During January 2022, group members Matthew Miller, Kevin Burris, Luke Allen, Laura Tomkins, and Sandra Yuter all had key roles in the NASA Investigation of Microphysics and Precipitation for Atlantic Coast-Threatening Snowstorms (IMPACTS) field program.
An article about the research flight on 29 Jan 2022 during an east coast blizzard was published in Popular Science.
Our research utilizing a relational database of matched weather forecasts and observations has been published in the AGU journal Geophysics Research Letters. (link to article)
We evaluated the output from weather forecast models compared to observations at 210 airports across the United States during the November 2019 to March 2020 winter season. We focused on near-surface air temperature errors in the Global Forecast System (GFS) and High- Resolution Rapid Refresh (HRRR) weather models for different times of day and subsets of observed weather conditions. The GFS is 1°C too warm at night and 2°C too cold during the day in conditions with <= 50% and <= 25% cloud cover. The daily high and low temperatures have smaller errors in the HRRR model, which has different algorithms than the GFS model. Model refinement and development efforts would benefit from a focus on accurate representation of the diurnal cycle of temperatures as this basic characteristic of weather can reveal strengths and weaknesses in the model physics.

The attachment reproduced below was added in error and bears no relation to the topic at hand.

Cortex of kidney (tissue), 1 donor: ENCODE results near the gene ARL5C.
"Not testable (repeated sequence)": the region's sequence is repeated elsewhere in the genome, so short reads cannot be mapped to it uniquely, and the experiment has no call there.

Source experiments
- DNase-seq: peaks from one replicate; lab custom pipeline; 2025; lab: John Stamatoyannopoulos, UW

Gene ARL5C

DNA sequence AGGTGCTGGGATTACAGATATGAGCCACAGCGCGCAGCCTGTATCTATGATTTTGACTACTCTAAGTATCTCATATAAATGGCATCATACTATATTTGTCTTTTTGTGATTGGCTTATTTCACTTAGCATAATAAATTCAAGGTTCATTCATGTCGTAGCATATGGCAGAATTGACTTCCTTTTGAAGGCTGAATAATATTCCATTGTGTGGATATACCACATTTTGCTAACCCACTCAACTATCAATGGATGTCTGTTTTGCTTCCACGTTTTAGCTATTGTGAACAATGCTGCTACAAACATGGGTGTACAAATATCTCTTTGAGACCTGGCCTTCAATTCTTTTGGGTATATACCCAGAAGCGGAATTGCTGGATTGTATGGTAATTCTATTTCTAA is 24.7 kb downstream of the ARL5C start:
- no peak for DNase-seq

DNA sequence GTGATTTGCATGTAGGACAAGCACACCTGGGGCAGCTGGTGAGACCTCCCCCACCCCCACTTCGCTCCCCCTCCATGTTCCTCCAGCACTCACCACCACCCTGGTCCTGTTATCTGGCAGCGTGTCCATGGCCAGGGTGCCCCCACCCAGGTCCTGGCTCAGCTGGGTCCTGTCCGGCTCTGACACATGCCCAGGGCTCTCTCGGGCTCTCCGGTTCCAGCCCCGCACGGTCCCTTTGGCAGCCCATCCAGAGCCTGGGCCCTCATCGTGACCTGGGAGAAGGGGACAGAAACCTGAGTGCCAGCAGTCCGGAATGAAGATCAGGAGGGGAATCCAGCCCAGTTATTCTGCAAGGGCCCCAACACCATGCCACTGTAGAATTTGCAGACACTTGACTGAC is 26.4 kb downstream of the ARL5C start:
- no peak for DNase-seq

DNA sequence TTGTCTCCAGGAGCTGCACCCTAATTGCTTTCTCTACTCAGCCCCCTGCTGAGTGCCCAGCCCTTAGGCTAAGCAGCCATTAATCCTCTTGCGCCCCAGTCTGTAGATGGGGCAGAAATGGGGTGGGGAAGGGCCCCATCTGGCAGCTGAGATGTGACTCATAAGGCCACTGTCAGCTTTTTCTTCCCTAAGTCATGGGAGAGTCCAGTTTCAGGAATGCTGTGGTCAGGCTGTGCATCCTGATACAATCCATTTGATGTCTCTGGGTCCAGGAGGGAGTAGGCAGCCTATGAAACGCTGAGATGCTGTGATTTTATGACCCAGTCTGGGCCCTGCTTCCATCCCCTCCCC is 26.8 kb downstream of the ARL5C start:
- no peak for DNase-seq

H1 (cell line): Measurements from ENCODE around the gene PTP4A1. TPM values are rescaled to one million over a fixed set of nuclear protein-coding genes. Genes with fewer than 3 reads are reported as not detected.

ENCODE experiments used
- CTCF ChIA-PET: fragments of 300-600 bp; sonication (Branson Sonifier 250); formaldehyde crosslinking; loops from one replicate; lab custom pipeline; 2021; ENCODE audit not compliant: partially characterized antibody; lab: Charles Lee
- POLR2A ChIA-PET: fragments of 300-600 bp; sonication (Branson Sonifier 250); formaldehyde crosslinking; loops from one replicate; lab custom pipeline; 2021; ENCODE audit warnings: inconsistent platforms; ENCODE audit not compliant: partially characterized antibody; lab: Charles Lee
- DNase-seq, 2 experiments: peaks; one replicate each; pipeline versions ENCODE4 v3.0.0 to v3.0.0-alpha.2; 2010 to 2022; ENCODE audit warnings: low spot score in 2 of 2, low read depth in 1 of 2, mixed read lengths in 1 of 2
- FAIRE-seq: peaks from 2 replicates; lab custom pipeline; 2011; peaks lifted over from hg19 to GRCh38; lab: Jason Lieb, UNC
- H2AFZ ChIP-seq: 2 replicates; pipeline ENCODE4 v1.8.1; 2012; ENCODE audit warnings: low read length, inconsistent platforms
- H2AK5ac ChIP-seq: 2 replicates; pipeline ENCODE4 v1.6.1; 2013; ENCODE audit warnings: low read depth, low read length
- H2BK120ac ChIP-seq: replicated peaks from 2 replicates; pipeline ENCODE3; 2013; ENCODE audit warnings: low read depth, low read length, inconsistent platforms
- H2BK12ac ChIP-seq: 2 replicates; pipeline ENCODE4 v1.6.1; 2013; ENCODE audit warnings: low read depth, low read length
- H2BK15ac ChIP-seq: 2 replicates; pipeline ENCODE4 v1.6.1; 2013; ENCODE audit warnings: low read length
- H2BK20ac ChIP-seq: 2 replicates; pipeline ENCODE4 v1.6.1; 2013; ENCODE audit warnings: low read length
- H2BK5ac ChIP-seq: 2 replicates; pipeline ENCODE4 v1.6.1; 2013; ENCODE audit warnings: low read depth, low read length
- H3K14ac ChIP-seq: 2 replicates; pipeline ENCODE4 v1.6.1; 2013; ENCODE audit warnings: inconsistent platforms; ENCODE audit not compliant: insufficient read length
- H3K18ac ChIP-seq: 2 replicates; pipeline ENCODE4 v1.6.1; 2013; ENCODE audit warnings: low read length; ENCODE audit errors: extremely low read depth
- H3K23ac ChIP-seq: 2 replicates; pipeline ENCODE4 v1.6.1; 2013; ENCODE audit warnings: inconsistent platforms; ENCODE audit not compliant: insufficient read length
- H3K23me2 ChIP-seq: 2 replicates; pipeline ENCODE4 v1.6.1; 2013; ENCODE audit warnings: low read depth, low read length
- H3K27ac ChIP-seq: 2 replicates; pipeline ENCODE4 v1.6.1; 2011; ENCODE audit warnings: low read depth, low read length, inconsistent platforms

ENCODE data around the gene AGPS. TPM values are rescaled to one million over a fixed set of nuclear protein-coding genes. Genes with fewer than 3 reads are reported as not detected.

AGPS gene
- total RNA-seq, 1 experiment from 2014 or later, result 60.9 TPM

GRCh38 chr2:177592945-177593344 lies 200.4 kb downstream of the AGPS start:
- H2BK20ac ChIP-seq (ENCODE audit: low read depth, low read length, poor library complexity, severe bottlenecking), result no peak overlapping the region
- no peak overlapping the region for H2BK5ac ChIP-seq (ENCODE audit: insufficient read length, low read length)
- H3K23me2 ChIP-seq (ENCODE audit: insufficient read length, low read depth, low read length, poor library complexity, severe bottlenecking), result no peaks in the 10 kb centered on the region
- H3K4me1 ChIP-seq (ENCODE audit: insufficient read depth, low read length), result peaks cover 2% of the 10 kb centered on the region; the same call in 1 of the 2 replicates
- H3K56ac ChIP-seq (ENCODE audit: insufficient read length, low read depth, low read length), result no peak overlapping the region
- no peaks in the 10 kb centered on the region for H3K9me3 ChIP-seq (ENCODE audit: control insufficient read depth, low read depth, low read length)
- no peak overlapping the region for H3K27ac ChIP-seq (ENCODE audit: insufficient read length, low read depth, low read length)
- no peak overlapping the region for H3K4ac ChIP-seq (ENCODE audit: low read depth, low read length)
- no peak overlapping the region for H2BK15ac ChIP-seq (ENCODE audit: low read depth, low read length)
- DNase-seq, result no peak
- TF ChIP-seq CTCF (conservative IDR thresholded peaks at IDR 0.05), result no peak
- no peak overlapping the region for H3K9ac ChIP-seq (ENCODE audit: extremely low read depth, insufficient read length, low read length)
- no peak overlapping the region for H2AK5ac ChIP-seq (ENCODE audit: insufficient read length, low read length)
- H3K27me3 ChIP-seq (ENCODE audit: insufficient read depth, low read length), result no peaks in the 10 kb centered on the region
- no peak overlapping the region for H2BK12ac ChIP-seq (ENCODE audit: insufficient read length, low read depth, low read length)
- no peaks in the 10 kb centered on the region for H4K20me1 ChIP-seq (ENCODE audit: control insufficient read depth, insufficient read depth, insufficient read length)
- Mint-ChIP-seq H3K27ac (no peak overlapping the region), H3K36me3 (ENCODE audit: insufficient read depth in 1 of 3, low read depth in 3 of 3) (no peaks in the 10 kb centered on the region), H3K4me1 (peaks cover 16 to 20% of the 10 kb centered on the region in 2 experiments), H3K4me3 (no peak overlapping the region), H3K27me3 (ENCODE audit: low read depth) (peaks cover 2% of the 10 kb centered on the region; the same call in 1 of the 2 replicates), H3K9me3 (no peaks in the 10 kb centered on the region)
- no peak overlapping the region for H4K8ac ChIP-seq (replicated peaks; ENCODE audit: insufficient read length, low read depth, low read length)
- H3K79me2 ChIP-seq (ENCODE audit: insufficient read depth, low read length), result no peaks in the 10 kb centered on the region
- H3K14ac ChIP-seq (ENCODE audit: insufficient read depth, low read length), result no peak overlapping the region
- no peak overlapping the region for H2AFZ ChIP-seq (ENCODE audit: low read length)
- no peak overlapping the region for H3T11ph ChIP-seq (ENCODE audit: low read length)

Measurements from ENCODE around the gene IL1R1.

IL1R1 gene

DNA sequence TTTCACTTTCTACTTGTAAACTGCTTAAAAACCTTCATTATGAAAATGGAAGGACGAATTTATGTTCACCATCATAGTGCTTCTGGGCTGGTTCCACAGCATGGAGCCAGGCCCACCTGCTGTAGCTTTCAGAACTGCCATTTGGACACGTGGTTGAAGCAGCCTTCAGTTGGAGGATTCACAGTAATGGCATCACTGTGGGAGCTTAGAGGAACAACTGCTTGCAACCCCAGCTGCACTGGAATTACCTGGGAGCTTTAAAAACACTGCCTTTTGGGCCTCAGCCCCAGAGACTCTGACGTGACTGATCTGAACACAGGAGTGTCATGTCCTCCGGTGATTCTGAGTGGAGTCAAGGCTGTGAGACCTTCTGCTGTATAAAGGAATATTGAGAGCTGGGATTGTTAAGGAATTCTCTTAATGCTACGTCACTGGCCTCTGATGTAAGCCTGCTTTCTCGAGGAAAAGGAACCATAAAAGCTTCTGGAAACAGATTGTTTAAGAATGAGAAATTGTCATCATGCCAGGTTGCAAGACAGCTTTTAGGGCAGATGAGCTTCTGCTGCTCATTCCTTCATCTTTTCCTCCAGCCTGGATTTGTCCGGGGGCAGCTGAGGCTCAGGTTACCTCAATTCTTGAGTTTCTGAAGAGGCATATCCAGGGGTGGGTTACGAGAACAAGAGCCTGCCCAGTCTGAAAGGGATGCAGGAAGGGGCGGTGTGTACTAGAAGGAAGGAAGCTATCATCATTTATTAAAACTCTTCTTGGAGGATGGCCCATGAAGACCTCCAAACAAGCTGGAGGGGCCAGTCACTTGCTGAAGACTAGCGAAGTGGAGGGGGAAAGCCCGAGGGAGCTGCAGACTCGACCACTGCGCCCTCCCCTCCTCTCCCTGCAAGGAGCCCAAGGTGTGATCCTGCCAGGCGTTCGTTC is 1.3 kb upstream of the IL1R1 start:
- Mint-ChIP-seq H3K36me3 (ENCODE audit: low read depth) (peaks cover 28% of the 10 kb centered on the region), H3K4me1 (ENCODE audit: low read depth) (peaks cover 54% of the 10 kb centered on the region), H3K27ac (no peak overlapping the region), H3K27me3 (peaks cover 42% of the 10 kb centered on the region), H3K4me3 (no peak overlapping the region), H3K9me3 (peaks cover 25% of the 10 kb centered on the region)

Continue reading “Diurnal Cycle of Winter Season Temperature Errors paper published in GRL”
Environment Analytics group’s highlighted in NCSU Partnerships story.
Undergraduate research assistants Daniel Hueholt, Lindsay Hochstatter and Ronak Patel presented posters on their research at the American Meteorological Society Annual Meeting in Phoenix, AZ on 6 Jan 2019. Research topics were: the motion of cloud-clearing boundaries in the southeast Atlantic, velocity waves in Colorado snowstorms, and the variability of the urban heat island in Raleigh, NC.
Luke Allen, Levi Lovell and Daniel Hueholt presented posters on their research at the North Carolina State University Summer Undergraduate Research Symposium.
Laura Tomkins and Emma Scott served as mentors for all three students.